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Allocating Superfund Costs: Cleaning Up the Controversy

March 1993

Citation: 23 ELR 10133

Issue: 3

Author: Michael E. Burton, John C. Butler, George R. Hall, and Mark W. Schneider

Editors' Summary: To promote prompt cost recovery and equitable allocation of liability for remediation costs assessed under CERCLA, Congress granted liable parties the right to sue other potentially responsible parties (PRPs) for contribution. The exercise of this right, however, has resulted in inequity and undue complexity. In trying to determine what constitutes a fair allocation of remediation costs, courts have applied allocation techniques that ignore basic economic principles.

This Article surveys the current state of Superfund cost allocation and proposes an old method to address this new problem. The authors review the relevant provisions of CERCLA, the legislative history, and the attempts that courts have made to determine PRPs' fair share of remediation costs. The authors discuss the problems created by the existence of "common costs" at Superfund sites and propose three principles for evaluating cost allocation techniques. Applying these principles to each of the major allocation techniques currently being used, they find each technique wanting, and advocate the use of a stand-alone cost allocation method. This method, which has been used for decades in water resource projects, would allocate identifiable, direct cleanup costs to the responsible parties, and common costs according to the relative costs of cleaning up each PRP's waste as though that waste were the only waste at the site. The authors conclude that this method, although not necessarily appropriate in all situations, would provide a logical approach to cost allocation in a great variety of cases.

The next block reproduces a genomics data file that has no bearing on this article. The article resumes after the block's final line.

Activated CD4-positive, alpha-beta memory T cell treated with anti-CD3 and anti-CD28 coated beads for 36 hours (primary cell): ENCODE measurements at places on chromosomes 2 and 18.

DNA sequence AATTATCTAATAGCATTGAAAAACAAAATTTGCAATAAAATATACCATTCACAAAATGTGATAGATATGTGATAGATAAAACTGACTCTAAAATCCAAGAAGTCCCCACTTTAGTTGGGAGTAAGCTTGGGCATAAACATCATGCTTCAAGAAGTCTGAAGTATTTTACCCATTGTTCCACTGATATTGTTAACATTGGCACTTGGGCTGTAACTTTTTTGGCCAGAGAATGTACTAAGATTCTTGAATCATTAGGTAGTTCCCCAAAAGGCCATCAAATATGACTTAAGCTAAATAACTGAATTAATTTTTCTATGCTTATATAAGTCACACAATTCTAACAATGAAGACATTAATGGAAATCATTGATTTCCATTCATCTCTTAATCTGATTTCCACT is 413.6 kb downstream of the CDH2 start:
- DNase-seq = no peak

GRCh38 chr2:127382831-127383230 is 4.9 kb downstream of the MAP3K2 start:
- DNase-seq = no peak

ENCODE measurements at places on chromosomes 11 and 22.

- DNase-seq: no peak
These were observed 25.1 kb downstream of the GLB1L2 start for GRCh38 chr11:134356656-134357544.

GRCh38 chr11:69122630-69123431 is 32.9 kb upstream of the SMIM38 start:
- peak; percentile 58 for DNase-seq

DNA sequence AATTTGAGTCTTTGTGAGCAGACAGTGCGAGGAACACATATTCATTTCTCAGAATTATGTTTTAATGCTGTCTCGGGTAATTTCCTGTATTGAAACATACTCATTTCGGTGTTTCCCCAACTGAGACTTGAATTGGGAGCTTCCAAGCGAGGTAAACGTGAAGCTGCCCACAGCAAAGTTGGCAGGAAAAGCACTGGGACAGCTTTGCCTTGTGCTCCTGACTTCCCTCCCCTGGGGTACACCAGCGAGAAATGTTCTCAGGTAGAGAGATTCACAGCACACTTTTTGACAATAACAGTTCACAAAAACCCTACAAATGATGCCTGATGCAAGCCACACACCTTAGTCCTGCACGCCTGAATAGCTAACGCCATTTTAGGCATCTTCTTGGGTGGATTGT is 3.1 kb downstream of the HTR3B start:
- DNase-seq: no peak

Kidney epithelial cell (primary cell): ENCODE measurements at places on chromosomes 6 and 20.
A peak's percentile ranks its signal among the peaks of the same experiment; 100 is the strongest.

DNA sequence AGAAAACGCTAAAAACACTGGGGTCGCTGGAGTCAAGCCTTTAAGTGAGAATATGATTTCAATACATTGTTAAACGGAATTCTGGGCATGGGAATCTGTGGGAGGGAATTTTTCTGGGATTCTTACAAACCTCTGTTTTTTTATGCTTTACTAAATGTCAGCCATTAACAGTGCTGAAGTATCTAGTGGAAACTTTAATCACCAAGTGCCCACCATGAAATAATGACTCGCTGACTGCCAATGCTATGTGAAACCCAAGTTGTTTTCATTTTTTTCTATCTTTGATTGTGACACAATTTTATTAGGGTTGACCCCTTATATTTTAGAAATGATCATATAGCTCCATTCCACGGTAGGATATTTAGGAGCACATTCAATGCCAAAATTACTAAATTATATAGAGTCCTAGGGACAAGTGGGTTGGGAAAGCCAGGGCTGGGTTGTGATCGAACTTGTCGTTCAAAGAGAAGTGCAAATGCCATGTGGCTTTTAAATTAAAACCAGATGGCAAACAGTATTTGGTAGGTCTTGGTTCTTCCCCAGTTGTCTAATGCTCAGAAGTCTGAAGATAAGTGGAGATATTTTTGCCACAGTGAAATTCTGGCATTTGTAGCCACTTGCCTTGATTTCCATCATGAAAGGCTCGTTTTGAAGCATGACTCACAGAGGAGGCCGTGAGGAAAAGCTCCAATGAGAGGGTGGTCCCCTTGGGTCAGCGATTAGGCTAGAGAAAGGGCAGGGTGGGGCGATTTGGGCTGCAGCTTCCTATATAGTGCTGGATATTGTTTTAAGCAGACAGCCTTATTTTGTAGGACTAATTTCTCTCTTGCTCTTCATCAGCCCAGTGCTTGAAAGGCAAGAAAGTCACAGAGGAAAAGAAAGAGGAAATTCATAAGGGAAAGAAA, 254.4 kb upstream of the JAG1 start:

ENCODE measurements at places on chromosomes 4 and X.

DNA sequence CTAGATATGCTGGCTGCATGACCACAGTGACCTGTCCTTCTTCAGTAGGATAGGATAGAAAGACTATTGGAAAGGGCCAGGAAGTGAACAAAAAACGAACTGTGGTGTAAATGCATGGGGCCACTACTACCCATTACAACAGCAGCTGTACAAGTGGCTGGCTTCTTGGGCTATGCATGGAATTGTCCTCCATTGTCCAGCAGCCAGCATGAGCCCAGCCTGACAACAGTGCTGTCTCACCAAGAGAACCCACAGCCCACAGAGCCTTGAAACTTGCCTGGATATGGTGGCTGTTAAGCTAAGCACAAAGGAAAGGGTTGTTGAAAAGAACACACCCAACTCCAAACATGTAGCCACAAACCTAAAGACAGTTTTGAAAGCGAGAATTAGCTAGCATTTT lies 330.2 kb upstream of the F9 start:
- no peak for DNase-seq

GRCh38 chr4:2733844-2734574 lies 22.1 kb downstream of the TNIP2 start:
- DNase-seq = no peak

Mr. Butler, Dr. Hall, and Dr. Burton are partners in the Washington, D.C., office of the economic and management consulting firm Putnam, Hayes & Bartlett, Inc. Mr. Butler and Dr. Hall are managing directors of the firm, and Dr. Burton is a principal. Mr. Schneider is a partner in the Seattle law firm of Perkins Coie. Mr. Butler's practice focuses on environmental, product liability, and insurance coverage matters. Dr. Hall, a former commissioner of the Federal Energy Regulatory Commission (FERC), focuses his practice on the economic regulation of public utilities. Dr. Burton focuses his practice on economic and financial analysis of both liability and damage issues arising in businesslitigation. Mr. Schneider practices in the area of environmental litigation with an emphasis on hazardous waste, costrecovery, contribution, and environmental insurance coverage issues. The authors thank Douglas W. Greene and George Hansen for their assistance.

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